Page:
Salsa Picante


Whether you serve this flavorful topping on tacos or with chips, it will become your new favorite homemade salsa recipe.

Salsa Picante
Photo: Kritsada Panichgul
Prep Time:
25 mins
Cook Time:
30 mins
Chill Time:
1 hrs
Total Time:
1 hrs 55 mins
2 cups

Top your favorite meat dishes with this salsa picante or serve it as an appetizer with veggies, tortilla chips, or pita bread. You’ll love how the fresh vegetables, chiles, and herbs combine for a remarkably flavorful topping or dip.

Picante means "spicy" in Spanish, and this picante salsa recipe remains true to its name by delivering the heat. Use a couple of jalapeños to add flavorful heat or choose serrano peppers if you like your salsa super hot. All the salsa ingredients are chopped small to make it even easier to scoop up a big bite with your chips.

This salsa picante recipe makes a fresh sauce that will stay fresh for up to one week in the refrigerator, so it does not include canning preservation techniques. If you want to have homemade chip dip all year long, check out this guide to canning homemade salsa.

If you’re looking for more chile-spiced mixtures that add pizzazz to a range of dishes, try out more styles of salsa including pico de gallo, salsa verde, salsa roja, and more.


  • 4 medium tomatoes (about 1-1/4 pounds total), seeded and cut up

  • 1 medium onion, cut up

  • ¼ cup snipped fresh cilantro or parsley

  • 1 - 2 fresh jalapeño or serrano chile peppers, seeded and halved

  • 2 cloves garlic, minced

  • ½ cup finely chopped green sweet pepper (1 small)

  • 2 tablespoons lemon juice

  • 1 tablespoon snipped fresh oregano or 1 teaspoon dried oregano, crushed

  • 1 bay leaf

  • ½ teaspoon sugar

  • ¼ teaspoon salt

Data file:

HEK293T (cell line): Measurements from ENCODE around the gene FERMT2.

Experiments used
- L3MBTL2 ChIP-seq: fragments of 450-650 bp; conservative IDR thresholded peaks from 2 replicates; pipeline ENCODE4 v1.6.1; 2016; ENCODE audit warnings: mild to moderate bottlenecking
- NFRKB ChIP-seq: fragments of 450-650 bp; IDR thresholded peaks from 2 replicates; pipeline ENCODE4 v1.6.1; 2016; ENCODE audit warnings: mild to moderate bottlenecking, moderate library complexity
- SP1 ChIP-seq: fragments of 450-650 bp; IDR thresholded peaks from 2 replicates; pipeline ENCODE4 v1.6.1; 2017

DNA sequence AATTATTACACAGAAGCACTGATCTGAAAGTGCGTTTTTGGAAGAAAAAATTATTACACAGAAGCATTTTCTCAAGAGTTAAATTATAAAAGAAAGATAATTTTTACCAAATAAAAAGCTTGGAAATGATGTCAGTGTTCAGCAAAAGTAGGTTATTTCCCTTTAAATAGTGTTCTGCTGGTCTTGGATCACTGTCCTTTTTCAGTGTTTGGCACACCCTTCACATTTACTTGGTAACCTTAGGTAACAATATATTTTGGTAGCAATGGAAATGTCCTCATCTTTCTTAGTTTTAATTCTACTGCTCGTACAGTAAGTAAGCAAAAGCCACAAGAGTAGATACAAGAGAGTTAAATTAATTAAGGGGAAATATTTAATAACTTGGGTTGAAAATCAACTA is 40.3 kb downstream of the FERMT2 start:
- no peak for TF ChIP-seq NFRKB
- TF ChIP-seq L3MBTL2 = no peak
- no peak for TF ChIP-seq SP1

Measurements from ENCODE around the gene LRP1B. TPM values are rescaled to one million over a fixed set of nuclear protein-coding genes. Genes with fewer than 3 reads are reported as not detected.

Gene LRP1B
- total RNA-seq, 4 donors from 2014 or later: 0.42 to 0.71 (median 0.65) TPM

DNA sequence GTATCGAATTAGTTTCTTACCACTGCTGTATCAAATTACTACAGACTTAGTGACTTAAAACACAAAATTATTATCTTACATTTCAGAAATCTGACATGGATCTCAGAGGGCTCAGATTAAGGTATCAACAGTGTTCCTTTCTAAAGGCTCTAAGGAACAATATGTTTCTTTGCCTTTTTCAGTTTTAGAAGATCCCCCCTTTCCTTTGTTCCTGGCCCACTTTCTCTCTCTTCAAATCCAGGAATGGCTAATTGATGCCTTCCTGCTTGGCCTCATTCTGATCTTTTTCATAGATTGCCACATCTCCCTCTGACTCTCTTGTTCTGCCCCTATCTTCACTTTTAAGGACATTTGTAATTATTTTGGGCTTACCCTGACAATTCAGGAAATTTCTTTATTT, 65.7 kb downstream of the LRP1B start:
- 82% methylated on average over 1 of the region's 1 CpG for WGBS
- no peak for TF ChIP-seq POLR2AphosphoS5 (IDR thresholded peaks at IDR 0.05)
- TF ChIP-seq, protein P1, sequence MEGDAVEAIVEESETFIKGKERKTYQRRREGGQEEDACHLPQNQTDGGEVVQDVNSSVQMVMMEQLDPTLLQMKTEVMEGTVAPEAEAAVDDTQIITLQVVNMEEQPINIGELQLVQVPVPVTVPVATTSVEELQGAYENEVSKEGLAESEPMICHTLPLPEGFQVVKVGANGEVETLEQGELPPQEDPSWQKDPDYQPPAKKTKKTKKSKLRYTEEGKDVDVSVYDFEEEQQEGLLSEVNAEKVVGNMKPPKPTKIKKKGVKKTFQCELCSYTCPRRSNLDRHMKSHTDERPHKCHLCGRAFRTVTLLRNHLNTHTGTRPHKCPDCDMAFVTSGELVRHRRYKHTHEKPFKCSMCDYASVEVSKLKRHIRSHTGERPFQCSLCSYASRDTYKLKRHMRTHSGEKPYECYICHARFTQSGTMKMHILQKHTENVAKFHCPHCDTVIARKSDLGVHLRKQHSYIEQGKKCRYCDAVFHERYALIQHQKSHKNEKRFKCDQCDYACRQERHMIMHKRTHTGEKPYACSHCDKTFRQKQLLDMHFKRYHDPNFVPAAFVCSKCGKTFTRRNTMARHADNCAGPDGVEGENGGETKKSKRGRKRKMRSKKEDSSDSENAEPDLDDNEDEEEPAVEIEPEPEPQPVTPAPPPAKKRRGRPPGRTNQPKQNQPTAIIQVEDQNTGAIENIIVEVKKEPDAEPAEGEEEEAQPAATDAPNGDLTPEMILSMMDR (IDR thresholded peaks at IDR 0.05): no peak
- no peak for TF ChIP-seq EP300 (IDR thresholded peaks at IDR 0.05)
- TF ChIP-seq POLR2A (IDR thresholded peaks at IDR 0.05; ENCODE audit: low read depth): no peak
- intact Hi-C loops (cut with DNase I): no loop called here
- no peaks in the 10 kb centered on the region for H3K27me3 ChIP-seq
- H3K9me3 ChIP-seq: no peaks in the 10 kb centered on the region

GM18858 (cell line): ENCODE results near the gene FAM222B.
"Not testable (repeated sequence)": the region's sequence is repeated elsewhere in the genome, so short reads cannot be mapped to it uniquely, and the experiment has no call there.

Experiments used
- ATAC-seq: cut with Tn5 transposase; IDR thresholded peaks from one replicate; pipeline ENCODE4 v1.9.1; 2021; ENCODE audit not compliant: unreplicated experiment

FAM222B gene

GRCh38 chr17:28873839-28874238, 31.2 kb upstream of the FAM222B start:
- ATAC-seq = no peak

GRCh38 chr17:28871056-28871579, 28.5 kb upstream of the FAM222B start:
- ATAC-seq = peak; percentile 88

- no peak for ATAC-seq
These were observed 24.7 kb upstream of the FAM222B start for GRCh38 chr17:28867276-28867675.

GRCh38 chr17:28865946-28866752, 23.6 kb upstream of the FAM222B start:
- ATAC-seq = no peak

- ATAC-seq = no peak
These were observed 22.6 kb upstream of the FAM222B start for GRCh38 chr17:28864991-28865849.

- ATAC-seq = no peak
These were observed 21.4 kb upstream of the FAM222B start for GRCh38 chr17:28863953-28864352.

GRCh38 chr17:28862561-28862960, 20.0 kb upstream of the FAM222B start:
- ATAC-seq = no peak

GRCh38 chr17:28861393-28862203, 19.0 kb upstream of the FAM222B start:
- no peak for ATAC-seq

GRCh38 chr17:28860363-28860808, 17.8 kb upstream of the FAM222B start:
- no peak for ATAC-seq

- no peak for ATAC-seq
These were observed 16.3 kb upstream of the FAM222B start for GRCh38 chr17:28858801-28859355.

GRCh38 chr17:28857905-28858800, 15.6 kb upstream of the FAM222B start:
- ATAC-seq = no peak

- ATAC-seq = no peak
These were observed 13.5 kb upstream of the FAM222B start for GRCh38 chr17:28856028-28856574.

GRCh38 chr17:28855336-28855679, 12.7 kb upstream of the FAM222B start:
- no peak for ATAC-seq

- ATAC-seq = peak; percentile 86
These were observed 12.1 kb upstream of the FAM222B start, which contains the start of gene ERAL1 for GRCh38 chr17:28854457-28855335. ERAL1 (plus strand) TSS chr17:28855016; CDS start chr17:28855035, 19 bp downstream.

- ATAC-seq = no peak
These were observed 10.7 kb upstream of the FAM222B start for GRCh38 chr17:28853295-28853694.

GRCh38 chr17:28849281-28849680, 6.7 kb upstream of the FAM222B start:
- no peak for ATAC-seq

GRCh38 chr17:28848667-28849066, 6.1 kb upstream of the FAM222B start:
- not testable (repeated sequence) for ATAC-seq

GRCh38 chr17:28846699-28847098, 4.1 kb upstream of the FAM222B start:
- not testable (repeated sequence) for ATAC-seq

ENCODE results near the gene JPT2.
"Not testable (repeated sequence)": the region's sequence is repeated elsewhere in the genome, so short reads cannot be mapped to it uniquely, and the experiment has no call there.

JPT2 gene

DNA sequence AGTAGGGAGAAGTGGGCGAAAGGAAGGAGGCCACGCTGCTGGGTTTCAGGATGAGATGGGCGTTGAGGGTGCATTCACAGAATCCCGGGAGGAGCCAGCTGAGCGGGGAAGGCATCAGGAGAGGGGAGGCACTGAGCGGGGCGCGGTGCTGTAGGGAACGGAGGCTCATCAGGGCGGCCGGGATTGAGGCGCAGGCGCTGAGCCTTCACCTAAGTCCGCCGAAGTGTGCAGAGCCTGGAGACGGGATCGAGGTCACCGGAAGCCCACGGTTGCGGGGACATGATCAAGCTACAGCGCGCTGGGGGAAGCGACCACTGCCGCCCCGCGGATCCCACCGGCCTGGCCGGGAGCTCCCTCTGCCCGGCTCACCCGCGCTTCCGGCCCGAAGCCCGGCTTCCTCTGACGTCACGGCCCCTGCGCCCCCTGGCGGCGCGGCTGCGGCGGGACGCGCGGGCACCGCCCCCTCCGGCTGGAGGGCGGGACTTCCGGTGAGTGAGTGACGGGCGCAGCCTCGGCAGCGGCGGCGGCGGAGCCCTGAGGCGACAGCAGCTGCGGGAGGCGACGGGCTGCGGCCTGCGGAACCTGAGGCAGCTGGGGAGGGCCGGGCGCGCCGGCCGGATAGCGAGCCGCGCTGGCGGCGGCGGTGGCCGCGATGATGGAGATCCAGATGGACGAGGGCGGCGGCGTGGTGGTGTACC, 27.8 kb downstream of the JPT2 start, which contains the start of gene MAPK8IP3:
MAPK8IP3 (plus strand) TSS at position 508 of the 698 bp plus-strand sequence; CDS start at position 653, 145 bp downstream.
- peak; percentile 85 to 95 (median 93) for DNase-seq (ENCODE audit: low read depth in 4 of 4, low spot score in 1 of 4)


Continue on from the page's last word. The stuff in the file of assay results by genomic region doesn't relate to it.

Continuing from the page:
1. Place tomatoes in a blender or food processor. Cover and blend or process until coarsely chopped.

    Test Kitchen Tip: To seed the tomatoes, core and halve them first. Hold each half over a bowl and use the tip of a spoon to scoop away the seeds. If fresh tomatoes aren't available, use canned diced tomatoes.

  2. Add onion, cilantro, chile peppers, and garlic. Cover and blend or process until finely chopped.

    Test Kitchen Tip: Always wear plastic or rubber gloves when working with chile peppers. If the cut chiles touch your skin, the oil (depending on the potency of the chile pepper) create a painful tingle that lasts for hours and can't be washed off. If you do accidentally touch the chiles, wash hands well with soapy water; avoid touching your eyes until the tingle subsides.

  3. Transfer tomato mixture to a medium saucepan. Stir in sweet pepper, lemon juice, oregano, bay leaf, sugar, and salt.

    Test Kitchen Tip: Adding a bit of sugar helps balance any harshness from the tomatoes and peppers.

  4. Bring to boiling; reduce heat. Simmer, uncovered, about 30 minutes or until salsa reaches desired consistency.

    Test Kitchen Tip: Cooking the salsa will meld the flavors and temper the heat of the peppers.

  5. Discard bay leaf. Cool salsa slightly. Cover and chill for 1 hour to 1 week before serving.

  6. Serve as a dip for chips, as a barbecue sauce or marinade, or as a condiment for main dishes.

Nutrition Facts (per serving)

6 Calories
1g Carbs
Nutrition Facts
Calories 6
% Daily Value *
Sodium 18mg 1%
Total Carbohydrate 1g 0%

*The % Daily Value (DV) tells you how much a nutrient in a food serving contributes to a daily diet. 2,000 calories a day is used for general nutrition advice.

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